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J Oncol Pract. 2006 March; 2(2): 93–94.
PMCID: PMC2794619

Colorectal Cancer: The Cancer Research and Prevention Foundation's Dialogue for Action

Emily Turk, DO, FACP and Karen J. Peterson, PhD

Many spider webs can tie up a lion.

—Ethiopian proverb

The terrible irony of colorectal cancer is that this highly preventable disease kills thousands each year. Screening tools are greatly underutilized, and barriers (embarrassment, cost, lack of understanding about screening options, and inadequate capacity) stand in the way of prevention and early detection. But strong collaborations supporting a two-pronged approach of public awareness and professional education can help increase screening and reduce the incidence of colorectal cancer.

The Cancer Research and Prevention Foundation (CRPF; Alexandria, Virginia) began to develop those collaborations in 2000 with the founding of National Colorectal Cancer Awareness Month (NCRCAM). Much of the first year was spent forging relationships with like-minded organizations with diverse constituencies. The now 57-member NCRCAM Collaborating Partnership has helped increase momentum and leverage resources to improve screening rates in the United States—and is on its way to showing that many “spider webs” can tie up this very mighty lion.

Since launching NCRCAM with a kick-off on Capitol Hill, CRPF and its partners have utilized the media, the Internet, and grassroots organizations to make people aware that “Colorectal cancer is preventable, treatable, and beatable,” and to encourage them to ask their health care providers about screening. Viral marketing and other promotional tools help: The Buddy Bracelet reminds people to get screened and to pass it along to friends or family as a nudge to get screened as well, and nationwide tours of the incredible, inflatable Super Colon bring the screening message to thousands of Americans.

As professional education, Dialogue for Action provides an innovative, interactive forum for diverse stakeholders in colorectal cancer screening to share perspectives and explore common ground. As William Isaacs wrote, “At the core of Dialogue is a conversation with a center, not sides. It is a way of taking the energy of differences and channeling it toward something new. It lifts us out of polarization and into a sense of common interest, and is a means for accessing the intelligence and power of groups of people.”1

A simple forum for exchange, Dialogue for Action is active on both the national and state levels. Its gatherings grow collaborations between people and organizations involved in primary care, oncology, gastroenterology, nursing, health policy, education, research, administration, advocacy, and government.

On the national level, Dialogue for Action has offered innovative concepts like Tipping Point and Systems Thinking, and interactive formats such as the World Café to encourage “thinking outside the box.” Each Dialogue for Action has produced an outcome: a policy paper, a digest of innovative programs, or easy-to-use Web-based planning tools.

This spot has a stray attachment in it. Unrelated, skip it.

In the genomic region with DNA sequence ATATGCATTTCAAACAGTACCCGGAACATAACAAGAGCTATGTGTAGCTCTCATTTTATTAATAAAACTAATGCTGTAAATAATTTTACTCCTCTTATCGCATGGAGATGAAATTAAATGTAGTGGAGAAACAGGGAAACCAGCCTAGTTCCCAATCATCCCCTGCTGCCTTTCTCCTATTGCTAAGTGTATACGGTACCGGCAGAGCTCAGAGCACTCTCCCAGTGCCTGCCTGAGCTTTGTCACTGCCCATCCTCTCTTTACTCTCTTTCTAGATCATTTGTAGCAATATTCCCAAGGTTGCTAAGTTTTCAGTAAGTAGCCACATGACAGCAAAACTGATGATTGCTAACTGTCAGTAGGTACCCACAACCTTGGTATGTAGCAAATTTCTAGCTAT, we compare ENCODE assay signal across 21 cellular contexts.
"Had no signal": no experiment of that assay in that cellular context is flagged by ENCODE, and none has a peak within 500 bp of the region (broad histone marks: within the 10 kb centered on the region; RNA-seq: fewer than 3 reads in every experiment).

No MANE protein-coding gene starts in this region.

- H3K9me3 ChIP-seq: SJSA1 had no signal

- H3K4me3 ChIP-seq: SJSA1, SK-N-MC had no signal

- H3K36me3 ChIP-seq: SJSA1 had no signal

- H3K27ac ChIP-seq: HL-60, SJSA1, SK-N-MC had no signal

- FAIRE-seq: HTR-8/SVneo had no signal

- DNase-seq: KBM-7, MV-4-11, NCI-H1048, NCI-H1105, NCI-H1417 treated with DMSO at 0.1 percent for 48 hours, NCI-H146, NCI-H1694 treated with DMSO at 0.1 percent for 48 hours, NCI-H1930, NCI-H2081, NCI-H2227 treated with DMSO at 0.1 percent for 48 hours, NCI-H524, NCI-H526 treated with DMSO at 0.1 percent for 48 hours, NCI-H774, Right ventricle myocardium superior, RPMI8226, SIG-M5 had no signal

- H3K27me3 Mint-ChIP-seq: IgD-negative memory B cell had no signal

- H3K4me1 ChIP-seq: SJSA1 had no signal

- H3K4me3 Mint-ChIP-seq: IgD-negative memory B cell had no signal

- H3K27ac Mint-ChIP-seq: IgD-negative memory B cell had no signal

Since 2002, CRPF has worked with state planning groups to convene state-level Dialogues. This successful initiative has made a difference in Utah, West Virginia, Arizona (with New Mexico), Michigan, Colorado, Nebraska, Ohio, and Maryland. California, Massachusetts, New Jersey, New York, West Virginia, and Virginia will be convening Dialogues this year. A $1.5 million, 5-year cooperative agreement with the Centers for Disease Control and Prevention (Atlanta, Georgia) contributes to this effort.

Dialogue for Action is driving progress:

  • As a result of its ongoing conference series, West Virginia has community pharmacists who educate people about screening. In small towns, often the most accessible health care professional is the local pharmacist.
  • In Colorado, the 2004 Dialogue for Action jumpstarted the development of screening objectives for the updated state cancer plan. When legislation made tobacco restitution money available for health programs, colorectal cancer screening advocates were ready with a plan that received funding.

Inroads are being made nationwide, and Americans are talking about colorectal cancer, many for the first time—proof of the effectiveness of the “silo-busting” collaborative spirit of partnership.

Get Involved

Since 1985, CRPF has provided more than $74 million in support of its programs in research, education, and community outreach. For more information about NCRCAM, Dialogue for Action, and other CRPF activities, go to www.preventcancer.org or contact Karen J. Peterson, PhD, Vice President for Programs, CRPF, 1600 Duke Street, Suite 500, Alexandria, VA 22314; phone, 703-837-3680; fax, 703-836-4413; e-mail,gro.recnactneverp@nosretep.nerak.

Figure 1
The incredible, inflatable, interactive Super Colon tours the United States in March, bringing Americans the message that “Colorectal cancer is preventable, treatable, and beatable!”

Reference

1. Isaacs W: Dialogue and the Art of Thinking Together. New York, NY, Currency, 1999

Articles from Journal of Oncology Practice are provided here courtesy of American Society of Clinical Oncology